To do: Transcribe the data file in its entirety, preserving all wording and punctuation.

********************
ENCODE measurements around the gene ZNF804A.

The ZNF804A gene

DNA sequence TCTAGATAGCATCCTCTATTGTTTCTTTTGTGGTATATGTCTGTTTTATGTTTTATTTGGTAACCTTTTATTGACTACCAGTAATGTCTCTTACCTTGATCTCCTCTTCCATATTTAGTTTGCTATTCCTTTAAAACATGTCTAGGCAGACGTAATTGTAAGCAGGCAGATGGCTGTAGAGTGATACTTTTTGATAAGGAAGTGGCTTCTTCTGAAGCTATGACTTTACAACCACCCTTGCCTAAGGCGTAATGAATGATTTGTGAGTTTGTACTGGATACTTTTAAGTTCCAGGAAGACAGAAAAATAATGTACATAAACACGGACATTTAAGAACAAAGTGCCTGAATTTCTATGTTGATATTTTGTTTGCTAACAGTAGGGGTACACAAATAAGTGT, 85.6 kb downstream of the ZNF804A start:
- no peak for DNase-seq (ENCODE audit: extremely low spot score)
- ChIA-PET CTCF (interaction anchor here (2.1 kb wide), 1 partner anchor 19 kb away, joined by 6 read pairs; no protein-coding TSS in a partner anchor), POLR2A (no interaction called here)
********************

ENCODE measurements around the gene ZNF804A.

The ZNF804A gene

DNA sequence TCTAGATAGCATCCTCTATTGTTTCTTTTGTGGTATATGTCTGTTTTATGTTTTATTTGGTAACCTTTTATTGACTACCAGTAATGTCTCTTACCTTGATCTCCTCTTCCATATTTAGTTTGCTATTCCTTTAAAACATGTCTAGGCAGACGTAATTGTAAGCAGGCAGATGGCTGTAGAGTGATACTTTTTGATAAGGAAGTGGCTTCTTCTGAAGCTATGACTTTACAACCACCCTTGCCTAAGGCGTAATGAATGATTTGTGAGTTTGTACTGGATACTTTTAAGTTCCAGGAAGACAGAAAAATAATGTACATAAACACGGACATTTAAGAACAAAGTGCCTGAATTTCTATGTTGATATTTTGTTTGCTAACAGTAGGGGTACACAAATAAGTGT, 85.6 kb downstream of the ZNF804A start:
- no peak for DNase-seq (ENCODE audit: extremely low spot score)
- ChIA-PET CTCF (interaction anchor here (2.1 kb wide), 1 partner anchor 19 kb away, joined by 6 read pairs; no protein-coding TSS in a partner anchor), POLR2A (no interaction called here)